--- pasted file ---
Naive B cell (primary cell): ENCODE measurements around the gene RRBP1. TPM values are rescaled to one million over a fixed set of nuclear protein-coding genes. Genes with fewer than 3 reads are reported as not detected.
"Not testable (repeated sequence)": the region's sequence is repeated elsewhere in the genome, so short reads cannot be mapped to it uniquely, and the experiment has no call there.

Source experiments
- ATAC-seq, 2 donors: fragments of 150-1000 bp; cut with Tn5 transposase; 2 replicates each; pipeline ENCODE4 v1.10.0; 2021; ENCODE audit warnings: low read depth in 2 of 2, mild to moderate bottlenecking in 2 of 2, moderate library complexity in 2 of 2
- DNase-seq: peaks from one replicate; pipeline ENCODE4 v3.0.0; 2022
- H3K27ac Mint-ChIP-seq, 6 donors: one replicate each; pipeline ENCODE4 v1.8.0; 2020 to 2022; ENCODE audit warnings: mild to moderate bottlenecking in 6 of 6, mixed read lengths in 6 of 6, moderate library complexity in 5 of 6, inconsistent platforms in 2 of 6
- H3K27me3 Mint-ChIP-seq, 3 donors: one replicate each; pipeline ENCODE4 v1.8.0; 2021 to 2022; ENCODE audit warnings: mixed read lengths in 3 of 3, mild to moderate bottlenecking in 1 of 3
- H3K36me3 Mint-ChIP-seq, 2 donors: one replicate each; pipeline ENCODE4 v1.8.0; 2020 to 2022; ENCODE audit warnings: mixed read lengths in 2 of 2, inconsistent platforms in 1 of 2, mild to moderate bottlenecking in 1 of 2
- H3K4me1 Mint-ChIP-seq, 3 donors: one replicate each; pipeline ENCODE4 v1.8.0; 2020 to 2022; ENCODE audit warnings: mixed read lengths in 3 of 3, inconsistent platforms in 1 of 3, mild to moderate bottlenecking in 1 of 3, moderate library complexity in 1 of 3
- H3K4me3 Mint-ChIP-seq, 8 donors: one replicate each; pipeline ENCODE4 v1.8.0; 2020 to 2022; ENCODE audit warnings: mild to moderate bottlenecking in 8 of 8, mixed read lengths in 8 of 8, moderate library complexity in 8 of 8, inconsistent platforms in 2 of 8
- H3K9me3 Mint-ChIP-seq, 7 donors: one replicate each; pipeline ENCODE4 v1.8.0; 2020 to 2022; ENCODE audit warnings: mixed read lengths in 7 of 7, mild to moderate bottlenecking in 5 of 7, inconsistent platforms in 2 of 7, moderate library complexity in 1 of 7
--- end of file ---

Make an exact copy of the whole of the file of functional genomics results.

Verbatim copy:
Naive B cell (primary cell): ENCODE measurements around the gene RRBP1. TPM values are rescaled to one million over a fixed set of nuclear protein-coding genes. Genes with fewer than 3 reads are reported as not detected.
"Not testable (repeated sequence)": the region's sequence is repeated elsewhere in the genome, so short reads cannot be mapped to it uniquely, and the experiment has no call there.

Source experiments
- ATAC-seq, 2 donors: fragments of 150-1000 bp; cut with Tn5 transposase; 2 replicates each; pipeline ENCODE4 v1.10.0; 2021; ENCODE audit warnings: low read depth in 2 of 2, mild to moderate bottlenecking in 2 of 2, moderate library complexity in 2 of 2
- DNase-seq: peaks from one replicate; pipeline ENCODE4 v3.0.0; 2022
- H3K27ac Mint-ChIP-seq, 6 donors: one replicate each; pipeline ENCODE4 v1.8.0; 2020 to 2022; ENCODE audit warnings: mild to moderate bottlenecking in 6 of 6, mixed read lengths in 6 of 6, moderate library complexity in 5 of 6, inconsistent platforms in 2 of 6
- H3K27me3 Mint-ChIP-seq, 3 donors: one replicate each; pipeline ENCODE4 v1.8.0; 2021 to 2022; ENCODE audit warnings: mixed read lengths in 3 of 3, mild to moderate bottlenecking in 1 of 3
- H3K36me3 Mint-ChIP-seq, 2 donors: one replicate each; pipeline ENCODE4 v1.8.0; 2020 to 2022; ENCODE audit warnings: mixed read lengths in 2 of 2, inconsistent platforms in 1 of 2, mild to moderate bottlenecking in 1 of 2
- H3K4me1 Mint-ChIP-seq, 3 donors: one replicate each; pipeline ENCODE4 v1.8.0; 2020 to 2022; ENCODE audit warnings: mixed read lengths in 3 of 3, inconsistent platforms in 1 of 3, mild to moderate bottlenecking in 1 of 3, moderate library complexity in 1 of 3
- H3K4me3 Mint-ChIP-seq, 8 donors: one replicate each; pipeline ENCODE4 v1.8.0; 2020 to 2022; ENCODE audit warnings: mild to moderate bottlenecking in 8 of 8, mixed read lengths in 8 of 8, moderate library complexity in 8 of 8, inconsistent platforms in 2 of 8
- H3K9me3 Mint-ChIP-seq, 7 donors: one replicate each; pipeline ENCODE4 v1.8.0; 2020 to 2022; ENCODE audit warnings: mixed read lengths in 7 of 7, mild to moderate bottlenecking in 5 of 7, inconsistent platforms in 2 of 7, moderate library complexity in 1 of 7